He is recognised as a leading expert in his chosen areas of work. 

Abid is currently instructed in various cases including tests cases at the Supreme Court and the Court of Appeal. He is also currently instructed by various children’s guardians, local authorities, and parties to prepare expert opinions and advices in respect of issues transcending both human rights law, immigration issues and family law. He has advised various well known Claimant and Defendant firms in numerous High Court personal injury and clinical negligence cases in respect of persons with leave to remain issues requiring specialist advice concerning multi million pound damages claims. He is regularly instructed by the Office of the Public Guardian in vulnerable adult cases.

He continues to act in other areas of law including commercial law, family law, Court of Protection, Judicial Review, Charity Law, Information Rights and Trusts Law. 

QUALIFICATIONS

Approved by the Bar Council to undertake Public Access work

MEMBERSHIPS

Administrative Law Bar Association,
Family Law Bar Association, 
Midland Chancery Bar Association, 
Court of Protection Practitioners Association

APPOINTMENTS

Recorder of the Crown Court, Civil Court and Family Courts
Deputy Upper Tribunal Judge (Immigration and Asylum Chamber)
First-tier Tribunal Judge (Immigration and Asylum Chamber)
Attorney General’s List of Special Advocates. Approved to undertake national security cases requiring a special advocate
Equality and Human Rights Commission Panel of Approved Counsel
Founder of the Immigration Group at No5 Chambers and Head of Group until 2015

RECOMMENDATIONS







 

"He is responsive and gives clear advice. He is very courteous and has undeniable knowledge."
Chambers UK 2019









'A distinguished advocate.'
Legal 500 2019

He is extremely experienced and knows what to focus on in the higher courts to get you across the line." "He is a respected immigration practitioner working for claimants.'
Chambers UK 2018

'Highly experienced.'
Legal 500 2017

'Recognised for his broad experience of immigration cases, including matters concerning questions of asylum or human rights. Mahmood heads the immigration group at No5 Chambers.'
Chambers UK 2017

‘An immigration law specialist – he is super-efficient and knows the law inside out.’

‘A senior junior with experience before the Supreme Court.’
Legal 500 2016

'A Deputy Upper Tribunal Judge and a Special Advocate, Abid Mahmood covers the full range of immigration matters. He is recognised for his work on judicial reviews and has experience in handling national security proceedings'
Chambers UK 2016

Public and Administrative Law section: ‘Very responsive and a good team player.’
Immigration section:  ‘Able to explain a complex legal framework to clients.’
Legal 500 2015

'A seasoned immigration practitioner who combines an active practice with his roles as a part-time judge and recorder. He represents clients in complex cases at the Court of Appeal and Supreme Court, and has been instructed on many important national security matters.'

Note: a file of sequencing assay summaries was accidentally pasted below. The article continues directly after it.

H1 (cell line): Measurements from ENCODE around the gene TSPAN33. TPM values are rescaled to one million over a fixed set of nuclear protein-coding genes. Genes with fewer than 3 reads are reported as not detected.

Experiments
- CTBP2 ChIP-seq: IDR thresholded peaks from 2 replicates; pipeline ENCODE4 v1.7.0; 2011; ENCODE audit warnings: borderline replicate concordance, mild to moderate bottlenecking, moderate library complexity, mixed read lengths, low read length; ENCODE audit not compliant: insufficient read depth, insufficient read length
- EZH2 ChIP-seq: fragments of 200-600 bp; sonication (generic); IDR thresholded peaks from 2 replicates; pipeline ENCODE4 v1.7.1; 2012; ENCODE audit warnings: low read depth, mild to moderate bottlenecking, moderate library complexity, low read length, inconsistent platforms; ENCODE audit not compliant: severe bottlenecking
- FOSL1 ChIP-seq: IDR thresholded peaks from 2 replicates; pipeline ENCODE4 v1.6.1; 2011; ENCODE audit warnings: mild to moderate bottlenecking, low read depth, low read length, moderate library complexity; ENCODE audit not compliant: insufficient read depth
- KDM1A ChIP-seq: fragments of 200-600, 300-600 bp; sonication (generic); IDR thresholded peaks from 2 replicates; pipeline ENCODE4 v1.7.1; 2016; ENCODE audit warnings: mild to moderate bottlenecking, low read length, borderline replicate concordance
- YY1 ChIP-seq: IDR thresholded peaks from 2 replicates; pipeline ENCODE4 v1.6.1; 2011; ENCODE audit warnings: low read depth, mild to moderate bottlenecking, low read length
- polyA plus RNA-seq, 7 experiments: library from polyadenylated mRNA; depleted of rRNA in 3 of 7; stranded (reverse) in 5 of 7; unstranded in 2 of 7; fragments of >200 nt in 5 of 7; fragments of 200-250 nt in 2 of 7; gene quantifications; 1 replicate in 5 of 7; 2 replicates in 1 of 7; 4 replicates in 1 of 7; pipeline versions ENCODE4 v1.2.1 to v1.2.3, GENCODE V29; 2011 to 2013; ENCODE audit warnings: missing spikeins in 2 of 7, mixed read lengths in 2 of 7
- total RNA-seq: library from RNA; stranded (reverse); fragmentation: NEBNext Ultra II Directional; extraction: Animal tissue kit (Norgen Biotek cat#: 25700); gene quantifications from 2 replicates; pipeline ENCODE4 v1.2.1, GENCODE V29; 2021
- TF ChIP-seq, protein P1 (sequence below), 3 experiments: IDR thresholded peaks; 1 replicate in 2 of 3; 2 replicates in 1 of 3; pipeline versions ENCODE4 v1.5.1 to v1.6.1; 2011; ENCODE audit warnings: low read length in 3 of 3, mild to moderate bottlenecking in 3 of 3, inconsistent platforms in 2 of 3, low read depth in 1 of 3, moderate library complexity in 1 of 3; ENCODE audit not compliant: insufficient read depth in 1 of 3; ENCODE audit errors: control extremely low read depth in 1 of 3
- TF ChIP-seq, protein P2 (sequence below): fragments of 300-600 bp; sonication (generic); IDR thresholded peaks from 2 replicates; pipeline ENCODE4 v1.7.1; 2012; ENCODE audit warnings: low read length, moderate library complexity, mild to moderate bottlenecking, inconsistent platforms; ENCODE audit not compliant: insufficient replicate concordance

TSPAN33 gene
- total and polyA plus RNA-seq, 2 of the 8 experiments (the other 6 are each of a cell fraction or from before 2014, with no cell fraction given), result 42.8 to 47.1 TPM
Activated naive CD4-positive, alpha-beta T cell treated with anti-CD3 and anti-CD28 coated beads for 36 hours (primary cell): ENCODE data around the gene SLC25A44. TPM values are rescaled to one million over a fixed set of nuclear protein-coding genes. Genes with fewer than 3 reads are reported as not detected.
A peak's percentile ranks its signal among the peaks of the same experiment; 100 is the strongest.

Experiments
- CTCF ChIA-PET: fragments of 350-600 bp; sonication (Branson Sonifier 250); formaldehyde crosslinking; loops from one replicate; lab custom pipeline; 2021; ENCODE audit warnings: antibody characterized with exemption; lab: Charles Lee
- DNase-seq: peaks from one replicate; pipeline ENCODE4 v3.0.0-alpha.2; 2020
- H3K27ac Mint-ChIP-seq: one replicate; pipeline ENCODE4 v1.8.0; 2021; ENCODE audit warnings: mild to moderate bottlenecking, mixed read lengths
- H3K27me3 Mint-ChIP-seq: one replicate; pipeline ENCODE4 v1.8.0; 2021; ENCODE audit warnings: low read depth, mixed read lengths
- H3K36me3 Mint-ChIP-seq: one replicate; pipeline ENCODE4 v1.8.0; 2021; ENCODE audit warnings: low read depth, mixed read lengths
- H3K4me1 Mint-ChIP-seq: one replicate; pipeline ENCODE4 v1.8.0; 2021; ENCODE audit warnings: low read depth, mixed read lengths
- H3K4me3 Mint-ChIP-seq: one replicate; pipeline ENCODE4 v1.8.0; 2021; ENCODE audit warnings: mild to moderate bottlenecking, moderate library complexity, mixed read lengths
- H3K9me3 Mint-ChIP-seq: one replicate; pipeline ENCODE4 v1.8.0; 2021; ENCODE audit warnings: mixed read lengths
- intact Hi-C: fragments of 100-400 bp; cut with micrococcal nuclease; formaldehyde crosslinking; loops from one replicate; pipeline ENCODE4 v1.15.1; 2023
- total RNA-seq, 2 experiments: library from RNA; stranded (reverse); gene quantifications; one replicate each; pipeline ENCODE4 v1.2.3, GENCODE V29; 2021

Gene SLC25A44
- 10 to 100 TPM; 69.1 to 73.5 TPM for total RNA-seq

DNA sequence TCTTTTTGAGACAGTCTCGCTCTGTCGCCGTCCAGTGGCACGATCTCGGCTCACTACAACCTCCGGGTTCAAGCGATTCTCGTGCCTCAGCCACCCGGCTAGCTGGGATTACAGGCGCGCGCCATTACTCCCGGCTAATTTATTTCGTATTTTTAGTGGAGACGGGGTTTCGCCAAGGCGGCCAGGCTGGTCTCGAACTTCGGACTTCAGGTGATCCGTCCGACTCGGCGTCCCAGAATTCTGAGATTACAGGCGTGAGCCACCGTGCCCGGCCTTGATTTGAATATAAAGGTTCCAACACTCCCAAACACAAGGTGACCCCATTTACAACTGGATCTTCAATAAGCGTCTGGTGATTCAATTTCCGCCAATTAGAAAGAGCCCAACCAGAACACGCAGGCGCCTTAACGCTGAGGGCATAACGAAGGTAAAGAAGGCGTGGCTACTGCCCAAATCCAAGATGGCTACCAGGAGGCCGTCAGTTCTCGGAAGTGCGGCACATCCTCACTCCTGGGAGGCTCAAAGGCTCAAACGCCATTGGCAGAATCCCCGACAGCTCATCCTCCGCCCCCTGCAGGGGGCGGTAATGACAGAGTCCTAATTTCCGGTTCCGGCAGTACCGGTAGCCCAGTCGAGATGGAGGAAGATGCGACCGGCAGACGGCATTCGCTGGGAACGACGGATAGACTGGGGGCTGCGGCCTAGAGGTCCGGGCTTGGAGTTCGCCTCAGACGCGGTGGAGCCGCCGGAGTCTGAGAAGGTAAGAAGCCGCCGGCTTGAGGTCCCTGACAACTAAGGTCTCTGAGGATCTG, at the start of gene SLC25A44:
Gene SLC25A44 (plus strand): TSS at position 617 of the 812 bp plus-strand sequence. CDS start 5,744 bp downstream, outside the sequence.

'He is a very hard-working and able barrister.'
Chambers UK 2015

In the Legal 500 2014 Abid Mahmood is described as one of the leaders in his areas of work and that he is:
'Personable and very user friendly.'
'An effective advocate, who argues points formidably.'
Legal 500 2014

In Chambers UK 2014 referring to Abid Mahmood it is said:
"He has a very detailed knowledge of immigration and human rights law. He picks up principles and develops them well." 
Chambers UK 2014

Abid Mahmood ‘a persuasive advocate whose paperwork is immaculate’
Abid Mahmood is referred to within two categories and regions in the prestigious Legal 500 Directory. Additionally for Planning Law, Regulatory Law and Public(Administrative Law) he is described as "An exceptional Advocate".
Legal 500 2013

Abid Mahmood has extensive public law expertise and experience in the higher courts. He acted for a claimant in the recent case of Chapti, Ali & Others, which was an important test of the compatibility of new English language requirements in respect of spousal visa applications with human rights law. He is "great on immigration and human rights," and is praised for the creativity of his arguments and his "robust, tenacious and punchy" advocacy.
Chambers UK 2013

Group head Abid Mahmood draws respect from sources for "his good brain and the consistent work which proves this." Commentators also note his excellent communication with clients. Recent work includes the judicial review of a decision to refuse British citizenship, which concluded that the government should change the law to allow post-flight spouses to join refugees in England.
Chambers UK 2012

Abid Mahmood is "extremely precise and meticulous." He has a broad public law practice and is praised for his "gutsy approach and willingness to tackle complicated and gritty matters." 
Chambers UK 2011